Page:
Friday-- March 15, 2002—Ground
Zero Plus 185
Terrorism: "Avoid Eye Contact!"
Editor, New York City Combat Correspondent News
GROUND ZERO, New York City,
Mar. 15--"Avoid eye contact, Dad! Then you won't get in
That's good advice if you're worried
about getting in trouble, but I like trouble. I thrive on it.
Trouble is when the street person in
ragged clothing and carrying the stench of months sleeping on the
sidewalks, urinating in his clothing, and wiping his nose on his sleeve
stops you and asks for a cigarette, a quarter, or anything of value you
might throw his way.
I attract the street people because I
look at them. I try and figure out where the human being is (or was)
hiding behind the filth and grime, the scars of a life on the edge of
destruction. I am also familiar with the saying: "There
but for the grace of God go I," so I find it hard to avert their pitiable
looks, that empty stare that suggests the meaning of life is burned down
to a faint wick that is flickering, struggling to stay alive when all who
pass it by see the wax is melted and the oxygen surrounding it has been
There is more to be wary of than
disenfranchised street people begging for a morsel to buy another bottle.
There are the angry people too.
The crazies dot the sidewalks.
Their eyes are fierce with anger, raging with some inner hatred toward
someone or something. They walk belligerently down the streets,
often muttering or shouting invectives, eyes bulged, glazed as the shark's
at feeding time. Eye contact with them can lead to an act of
Terrorism--where your innocent look can be construed to represent some
challenge that invades the other's presumed space, and results in a verbal
attack, or perhaps ultimately a physical one.
Opposite sex eye contact is strictly
forbidden on the streets of New York City, or at least discouraged by
anyone who doesn't want someone to misunderstand friendliness for an
invitation to jump in bed. Women who negotiate the
streets of New York City go to finishing school on "avoid eye contact,"
learning quickly that when they do slip and meet a man's eye, he usually
turns into a stalker, or rushes over to secure a date, or, in many cases,
thinks you're a "working girl" looking for quick action.
There is the same situation between men.
Avoiding eye contact with another man is recommended because if one is
protective about his sexuality, male eye contact could be considered an
act of "gay" offering.
That leaves the street to view--the dirty
sidewalk filled with battle scars of millions upon millions of shoe soles
pounding and grinding it into a pulp. It isn't pretty,
especially with dog feces splattered here and there, and wrappers cast
"Avoid Eye Contact," becomes a prison
of disinformation for a writer like myself. When I was trained in
journalism, I was taught everyone is a story. Behind the
disheveled street bum reeking of bilious odors could be a former Nobel
Prize Winner, or a famous War Hero turned into an anonymous, grimy being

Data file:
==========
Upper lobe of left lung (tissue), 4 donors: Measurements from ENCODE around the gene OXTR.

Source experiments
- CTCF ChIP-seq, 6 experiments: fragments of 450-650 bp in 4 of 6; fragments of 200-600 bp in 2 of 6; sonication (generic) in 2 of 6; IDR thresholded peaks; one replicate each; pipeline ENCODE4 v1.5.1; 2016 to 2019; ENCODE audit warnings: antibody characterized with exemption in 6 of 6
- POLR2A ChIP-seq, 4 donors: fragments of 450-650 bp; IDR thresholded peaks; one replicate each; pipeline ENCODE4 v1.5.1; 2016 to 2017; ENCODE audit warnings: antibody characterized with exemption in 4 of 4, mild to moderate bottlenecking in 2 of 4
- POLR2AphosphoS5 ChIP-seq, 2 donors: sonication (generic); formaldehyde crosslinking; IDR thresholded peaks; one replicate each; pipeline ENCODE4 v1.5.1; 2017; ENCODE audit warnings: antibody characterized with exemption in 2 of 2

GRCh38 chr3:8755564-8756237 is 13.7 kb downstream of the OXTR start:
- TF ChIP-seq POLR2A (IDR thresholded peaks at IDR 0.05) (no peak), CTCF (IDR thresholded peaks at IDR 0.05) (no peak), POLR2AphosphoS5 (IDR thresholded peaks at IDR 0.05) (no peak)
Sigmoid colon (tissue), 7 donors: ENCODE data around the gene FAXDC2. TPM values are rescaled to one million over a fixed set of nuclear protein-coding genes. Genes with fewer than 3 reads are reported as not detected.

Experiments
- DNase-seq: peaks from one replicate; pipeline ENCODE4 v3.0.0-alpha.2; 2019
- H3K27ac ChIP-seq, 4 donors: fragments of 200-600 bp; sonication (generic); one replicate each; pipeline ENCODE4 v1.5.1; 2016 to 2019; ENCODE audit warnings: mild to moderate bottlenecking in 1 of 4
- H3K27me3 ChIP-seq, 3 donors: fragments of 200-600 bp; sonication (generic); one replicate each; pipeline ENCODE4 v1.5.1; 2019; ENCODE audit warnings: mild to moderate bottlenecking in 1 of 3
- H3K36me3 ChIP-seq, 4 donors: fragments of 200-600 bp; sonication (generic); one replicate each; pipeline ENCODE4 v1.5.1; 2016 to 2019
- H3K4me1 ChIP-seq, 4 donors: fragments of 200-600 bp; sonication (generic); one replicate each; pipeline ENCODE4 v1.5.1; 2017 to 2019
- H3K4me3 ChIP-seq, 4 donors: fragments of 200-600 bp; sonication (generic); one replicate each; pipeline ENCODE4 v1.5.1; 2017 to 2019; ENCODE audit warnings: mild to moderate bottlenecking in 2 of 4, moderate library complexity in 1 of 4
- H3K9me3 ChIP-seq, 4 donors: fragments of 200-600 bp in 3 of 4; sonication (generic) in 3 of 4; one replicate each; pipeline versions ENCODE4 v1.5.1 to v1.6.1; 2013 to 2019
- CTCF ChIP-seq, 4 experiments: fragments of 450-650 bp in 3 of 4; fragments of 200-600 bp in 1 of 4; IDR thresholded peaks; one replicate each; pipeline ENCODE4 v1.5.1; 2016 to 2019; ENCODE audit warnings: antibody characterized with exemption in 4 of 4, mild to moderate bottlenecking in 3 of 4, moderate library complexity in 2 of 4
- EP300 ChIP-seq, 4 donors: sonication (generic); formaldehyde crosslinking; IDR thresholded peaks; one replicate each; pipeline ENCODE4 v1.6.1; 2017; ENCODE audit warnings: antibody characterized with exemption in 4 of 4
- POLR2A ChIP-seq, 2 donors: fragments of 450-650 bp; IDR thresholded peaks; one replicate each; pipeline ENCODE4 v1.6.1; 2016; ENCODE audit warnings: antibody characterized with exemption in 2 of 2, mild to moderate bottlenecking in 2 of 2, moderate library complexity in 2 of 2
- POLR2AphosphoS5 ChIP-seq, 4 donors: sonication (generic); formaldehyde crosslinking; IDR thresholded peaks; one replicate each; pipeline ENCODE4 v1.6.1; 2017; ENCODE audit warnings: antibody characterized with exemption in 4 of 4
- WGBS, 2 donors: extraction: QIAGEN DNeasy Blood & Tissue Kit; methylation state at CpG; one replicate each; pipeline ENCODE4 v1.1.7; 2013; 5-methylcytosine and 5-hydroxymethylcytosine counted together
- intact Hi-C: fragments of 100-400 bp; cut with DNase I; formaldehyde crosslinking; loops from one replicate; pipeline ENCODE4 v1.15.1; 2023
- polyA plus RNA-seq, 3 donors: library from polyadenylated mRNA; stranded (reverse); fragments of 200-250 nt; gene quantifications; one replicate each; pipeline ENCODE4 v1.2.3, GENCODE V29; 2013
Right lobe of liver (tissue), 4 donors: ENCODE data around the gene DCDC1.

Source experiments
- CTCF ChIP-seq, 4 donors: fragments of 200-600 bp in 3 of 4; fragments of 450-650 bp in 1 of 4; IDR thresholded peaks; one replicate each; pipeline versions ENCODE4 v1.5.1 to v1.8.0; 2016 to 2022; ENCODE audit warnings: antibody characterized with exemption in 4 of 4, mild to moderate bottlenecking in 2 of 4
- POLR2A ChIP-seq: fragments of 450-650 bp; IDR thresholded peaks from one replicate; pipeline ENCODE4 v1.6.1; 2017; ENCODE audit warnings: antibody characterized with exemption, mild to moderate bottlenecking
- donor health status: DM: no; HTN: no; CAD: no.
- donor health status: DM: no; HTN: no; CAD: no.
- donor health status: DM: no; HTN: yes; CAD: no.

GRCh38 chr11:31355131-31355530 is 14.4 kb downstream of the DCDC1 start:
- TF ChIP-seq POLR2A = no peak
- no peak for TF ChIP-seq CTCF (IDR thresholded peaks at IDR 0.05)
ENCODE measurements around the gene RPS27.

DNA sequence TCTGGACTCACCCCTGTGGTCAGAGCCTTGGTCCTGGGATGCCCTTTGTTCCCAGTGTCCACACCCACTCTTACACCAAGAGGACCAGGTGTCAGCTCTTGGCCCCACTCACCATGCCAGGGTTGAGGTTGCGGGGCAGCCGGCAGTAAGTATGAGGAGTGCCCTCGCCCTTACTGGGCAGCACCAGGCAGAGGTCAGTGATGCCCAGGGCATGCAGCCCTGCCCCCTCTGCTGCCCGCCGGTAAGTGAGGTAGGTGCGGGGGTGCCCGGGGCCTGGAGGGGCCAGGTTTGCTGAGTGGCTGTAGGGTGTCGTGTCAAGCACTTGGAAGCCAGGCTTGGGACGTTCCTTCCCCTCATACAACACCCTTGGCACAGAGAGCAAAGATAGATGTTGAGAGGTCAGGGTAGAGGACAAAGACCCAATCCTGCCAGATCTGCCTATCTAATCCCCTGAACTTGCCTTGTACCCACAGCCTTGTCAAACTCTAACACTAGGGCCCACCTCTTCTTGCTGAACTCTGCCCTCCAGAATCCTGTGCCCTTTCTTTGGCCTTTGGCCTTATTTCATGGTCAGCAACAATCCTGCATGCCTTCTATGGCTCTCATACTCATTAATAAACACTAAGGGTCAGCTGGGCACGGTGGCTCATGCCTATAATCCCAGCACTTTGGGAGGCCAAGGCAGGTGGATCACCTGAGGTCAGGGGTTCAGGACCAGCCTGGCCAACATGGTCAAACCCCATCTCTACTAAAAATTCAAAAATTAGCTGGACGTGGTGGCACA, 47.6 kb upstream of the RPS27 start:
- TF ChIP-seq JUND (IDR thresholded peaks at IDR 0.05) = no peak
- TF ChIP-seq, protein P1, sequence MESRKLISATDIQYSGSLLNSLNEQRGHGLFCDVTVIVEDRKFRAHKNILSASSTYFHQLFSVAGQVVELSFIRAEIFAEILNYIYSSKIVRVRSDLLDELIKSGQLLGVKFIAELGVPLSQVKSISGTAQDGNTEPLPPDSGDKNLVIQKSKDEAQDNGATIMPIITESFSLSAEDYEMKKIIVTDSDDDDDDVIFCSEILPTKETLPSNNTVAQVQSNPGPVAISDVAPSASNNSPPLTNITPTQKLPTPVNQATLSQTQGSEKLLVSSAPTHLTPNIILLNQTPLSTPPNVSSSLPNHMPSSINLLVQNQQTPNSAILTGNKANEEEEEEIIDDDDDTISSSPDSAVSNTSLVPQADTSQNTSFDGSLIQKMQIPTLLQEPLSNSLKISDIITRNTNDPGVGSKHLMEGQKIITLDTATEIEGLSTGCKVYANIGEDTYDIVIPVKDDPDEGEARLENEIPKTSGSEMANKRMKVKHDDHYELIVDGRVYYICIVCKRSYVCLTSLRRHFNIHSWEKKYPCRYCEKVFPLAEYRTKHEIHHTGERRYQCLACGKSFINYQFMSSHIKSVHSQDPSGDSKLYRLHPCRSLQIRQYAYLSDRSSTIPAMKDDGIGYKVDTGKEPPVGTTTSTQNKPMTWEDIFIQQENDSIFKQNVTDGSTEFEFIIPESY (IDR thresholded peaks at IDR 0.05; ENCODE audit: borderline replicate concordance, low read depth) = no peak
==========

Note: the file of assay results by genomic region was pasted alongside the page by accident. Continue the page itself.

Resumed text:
not too unlike the trash that lines the sidewalks.
the elegant woman in a Russian sable fur stepping into a limo might be on
her way home to be beaten and abused by her husband, emotionally and
physically, and her sham is but a mask to the horror she lives.
To not look into the soul of human
beings--which I have learned is through their eyes--is cheating one's self
of a vision into the secrets of humanity, a path to stories that need to
be told so that others might avoid taking the wrong path, or, if on a
twisted journey, might be inspired to backtrack and take the straighter,
But I am a realist as well as an idealist. I know that staring
at another can lead to trouble whether you're in New York City or Two
It annoys me that our society has become so
paranoid about one another. I used to stop and talk to young
children, say "Hi," and use my Donald Duck Voice to make them laugh and
smile. But today, to show interest in a child suggests the you might
be a child molester, or a pedophile, so you avoid such contact.
Even my own grandchildren have been trained to not respond to a stranger's
greeting. They just look at the person and don't offer their hands
or smiles or acknowledge them, and often retort: "We don't know
While it seems sad, I do understand and support
that behavior, especially in a city like New York where you must be overly
cautious, and children are trained to be that way not only at home, but by
teachers at school.
But such walls create a Terror of others,
or, at the minimum, the Seeds of Terror. It drives people from
looking into others, seeing their souls, seeing their pain or joy.
Avoiding Eye Contact is for many a "Shield of
Vigilance," warding off unwanted advances, or misinterpretations of
intent. With a three- and five-year stable of
grandchildren, I am well aware of the necessity to be cautious.
Vigilance, hopefully, will one day override the
Terrorism of looking another person in the eye. Perhaps my
grandchildren's children, or their children, will inherit a world where
one, in a crowded city, can look another in the eye without fear or
intimidation of what that other person might think or intend you mean
beyond just a friendly gesture.
But for the moment--the NOW--those who
aren't my size--6-4, 270 pounds--need to be Vigilant about the words:
"Avoid Eye Contact."
It's not a pleasant way to live, but it is
To Mar. 14--Cab Flag Mystery Solved
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